Recently on Facebook I came across the image on the left, which someone had placed up as their profile cover. I asked the person: “Are you an ancient Jew living in Babylon?” My comment got deleted and I was told not to post it again. I explained my position in a detailed, respectful post, in which I went over the context, as seen in the very image itself. You can see in verse 10 that the Lord, through the prophet Jeremiah, states: “You will be in Babylon for seventy years. But then I will come and do for you all the good things I have promised, and I will bring you home again.” Immediately, what is the context? Who is being spoken of in this verse? The Jews who would live in the Babylonian Captivity, which was to last seventy years. They’re the subject of discussion. We then go to verse 11: “For I know the plans I have for you”…now let’s stop here – who is the you here? It’s still the same context; that is, it’s the Jews of verse 10. God is saying: “For I know the plans I have for you [the ancient Jews enduring the Babylonian Captivity], plans for good and not for disaster [that is, the nation would be restored], to give you a future and a hope [that is, that their nation and Temple would be rebuilt].” It isn’t about people living in the year 2012, and the “good,” “future” and “hope” are all specific. You can especially see this latter point later on in verse 14, where the Lord says, “I will end your captivity and restore your fortunes. I will gather you out of the nations where I sent you and will bring you home again to your own land.” Again, I’m demonstrating this from the very image itself: it shows that the highlighted verse is being taken out of context. All this was what I wrote the individual – and my post was, of course, immediately deleted, as was any evidence a conversation had taken place. Social media is, for many, a chance to “by their unrighteousness suppress the truth” (Rom 1:18).
I have been told that people will read the Bible and see the context any way, but I don’t believe people really do. How many times have we heard this verse uttered on K-LOVE? How many times have we seen bumper stickers of this? How many times have we seen this sold on goofy business cards at Christian bookstores? How many times has this been shared on social media like Facebook? If people as a whole understood the context of the verse, they wouldn’t abuse it so frequently. I’ve beaten this dead horse before, I know. Some might be sick of hearing about it, or wonder why I spend so much time on it. Why is it such a pet peeve for me? I’ll tell you why. It’s because this kind of thing teaches “feel good” theology. It teaches a sappy world where God just wants you to be happy. It tells you good things will only get better, because that’s what God wants.
Folks, you don’t need to be the love child of Jonathan Edwards and J. Gresham Machen to understand how bad a theology that is. Even an extreme atheist will tell you life is not like that. Sometimes life just stinks. Only too recently I experienced some of the worst years of my life. By God’s grace, my life is doing better now, but who am I to suppose the circumstances around the end of my life will be happy? The fact is, the “plans” God may have for your life, especially near the end, may not be “good” or “hopeful” with a great “future” ahead. As I’ve brought up before, you might end your life peacefully, or you might end it like Paul, Ignatius, Tyndale, or Bonhoeffer – killed for your faith in an embarrassing or violent way.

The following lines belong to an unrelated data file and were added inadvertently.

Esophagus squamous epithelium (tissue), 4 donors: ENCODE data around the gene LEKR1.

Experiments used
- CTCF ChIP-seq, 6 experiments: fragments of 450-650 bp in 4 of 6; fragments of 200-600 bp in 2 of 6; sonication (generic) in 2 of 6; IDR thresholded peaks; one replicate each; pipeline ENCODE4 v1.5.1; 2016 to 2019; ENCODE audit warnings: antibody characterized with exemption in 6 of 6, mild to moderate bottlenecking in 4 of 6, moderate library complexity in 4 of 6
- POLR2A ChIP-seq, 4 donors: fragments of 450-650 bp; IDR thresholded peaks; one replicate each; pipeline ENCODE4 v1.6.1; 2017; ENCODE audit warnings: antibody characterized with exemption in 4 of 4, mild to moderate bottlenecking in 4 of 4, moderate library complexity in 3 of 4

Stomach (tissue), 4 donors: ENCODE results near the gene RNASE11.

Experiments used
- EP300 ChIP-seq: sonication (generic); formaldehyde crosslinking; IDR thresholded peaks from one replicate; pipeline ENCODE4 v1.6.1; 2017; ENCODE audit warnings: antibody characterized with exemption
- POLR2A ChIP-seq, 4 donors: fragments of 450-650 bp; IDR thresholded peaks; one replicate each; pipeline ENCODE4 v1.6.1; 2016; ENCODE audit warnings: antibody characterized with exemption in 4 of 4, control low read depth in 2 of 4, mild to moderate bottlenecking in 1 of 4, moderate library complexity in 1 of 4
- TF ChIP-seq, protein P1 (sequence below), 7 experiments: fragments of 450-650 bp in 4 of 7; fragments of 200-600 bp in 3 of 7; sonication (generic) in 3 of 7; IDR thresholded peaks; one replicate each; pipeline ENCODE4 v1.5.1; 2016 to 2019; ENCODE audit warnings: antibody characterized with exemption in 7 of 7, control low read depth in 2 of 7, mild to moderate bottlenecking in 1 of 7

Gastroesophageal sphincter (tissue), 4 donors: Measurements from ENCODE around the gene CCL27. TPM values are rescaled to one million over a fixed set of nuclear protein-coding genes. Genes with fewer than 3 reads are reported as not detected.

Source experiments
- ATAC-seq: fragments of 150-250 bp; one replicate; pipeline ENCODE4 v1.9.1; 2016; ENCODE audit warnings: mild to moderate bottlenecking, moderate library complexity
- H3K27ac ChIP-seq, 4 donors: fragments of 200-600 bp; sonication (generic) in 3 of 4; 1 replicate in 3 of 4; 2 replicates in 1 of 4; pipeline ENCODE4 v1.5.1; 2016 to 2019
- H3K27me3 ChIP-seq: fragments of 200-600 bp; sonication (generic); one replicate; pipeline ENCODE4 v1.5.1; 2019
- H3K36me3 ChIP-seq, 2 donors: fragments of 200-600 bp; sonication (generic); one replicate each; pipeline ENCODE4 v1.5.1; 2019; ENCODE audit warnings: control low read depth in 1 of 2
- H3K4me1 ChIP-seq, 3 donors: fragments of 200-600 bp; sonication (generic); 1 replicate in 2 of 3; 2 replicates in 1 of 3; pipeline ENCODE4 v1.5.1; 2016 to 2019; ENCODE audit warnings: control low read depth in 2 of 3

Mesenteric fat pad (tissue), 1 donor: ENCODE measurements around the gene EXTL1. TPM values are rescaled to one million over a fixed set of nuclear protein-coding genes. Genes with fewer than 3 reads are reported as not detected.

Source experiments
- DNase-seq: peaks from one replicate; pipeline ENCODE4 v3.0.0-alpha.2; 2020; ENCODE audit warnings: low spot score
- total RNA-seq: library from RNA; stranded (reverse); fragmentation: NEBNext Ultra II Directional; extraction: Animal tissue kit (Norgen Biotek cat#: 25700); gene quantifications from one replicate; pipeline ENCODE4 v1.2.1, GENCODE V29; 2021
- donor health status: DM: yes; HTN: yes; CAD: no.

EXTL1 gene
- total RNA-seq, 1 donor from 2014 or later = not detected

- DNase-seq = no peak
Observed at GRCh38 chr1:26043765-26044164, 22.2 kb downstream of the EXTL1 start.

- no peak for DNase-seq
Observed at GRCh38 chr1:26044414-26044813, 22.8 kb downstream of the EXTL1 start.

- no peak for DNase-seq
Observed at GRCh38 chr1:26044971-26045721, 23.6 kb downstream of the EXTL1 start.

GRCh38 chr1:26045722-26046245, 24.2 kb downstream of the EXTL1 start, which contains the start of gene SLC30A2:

So why do I hate the abuse of Jeremiah 29:11? I hate it because it’s an abuse of God’s word. I hate it because it’s a sacrifice of context for “Evan-jellyfish” theology. I hate it because it teaches people to look for emotional kicks in the Bible rather than God’s truth. I hate it because it gives a distorted presentation of what God’s word says on how our lives will be. I hate it because it’s a smack in the face to every Christian whose life ended because he was torched by Hindu radicals, or shot by Muslim extremists, or executed by atheists. I hate it because it’s insulting to God, as if we’re trying to tell Him that we’re expecting hope and good despite His actual plans for us. I hate it because I have seen people abuse this verse and turn it into an idol, and respond harshly to those who dare question the power of this idol.
What will you do, dear Christian, if God does not desire hope and goodness for your future? What if He desires suffering, as many early Christians endured? What if He desires that you shall lose your high paying job (as the apostle Paul did), or lose a beloved one (as the prophet Ezekiel did), or find yourself hated by most within your society (as the prophets Elijah and Jeremiah did)? Where will be your faith then? What drove the early Christians on as they endured three hundred years of persecution? Was it the silly idea that eventually they would find greener pastures because of eisegeting an Old Testament passage? Or was it because, as the apostle Paul wrote, they considered “the sufferings of this present time are not worth comparing with the glory that is to be revealed to us” (Rom 8:18). Do you truly have this mindset, dear Christian? Are you ready to endure pain and anguish in this life knowing that God has provided the one thing you truly need? That is, your very redemption. Are you ready to be like the blind man in John 9 who, after persecution and banishment, still desired to see and worship Christ? Do you have such a heart?
Consider these things prayerfully. God bless.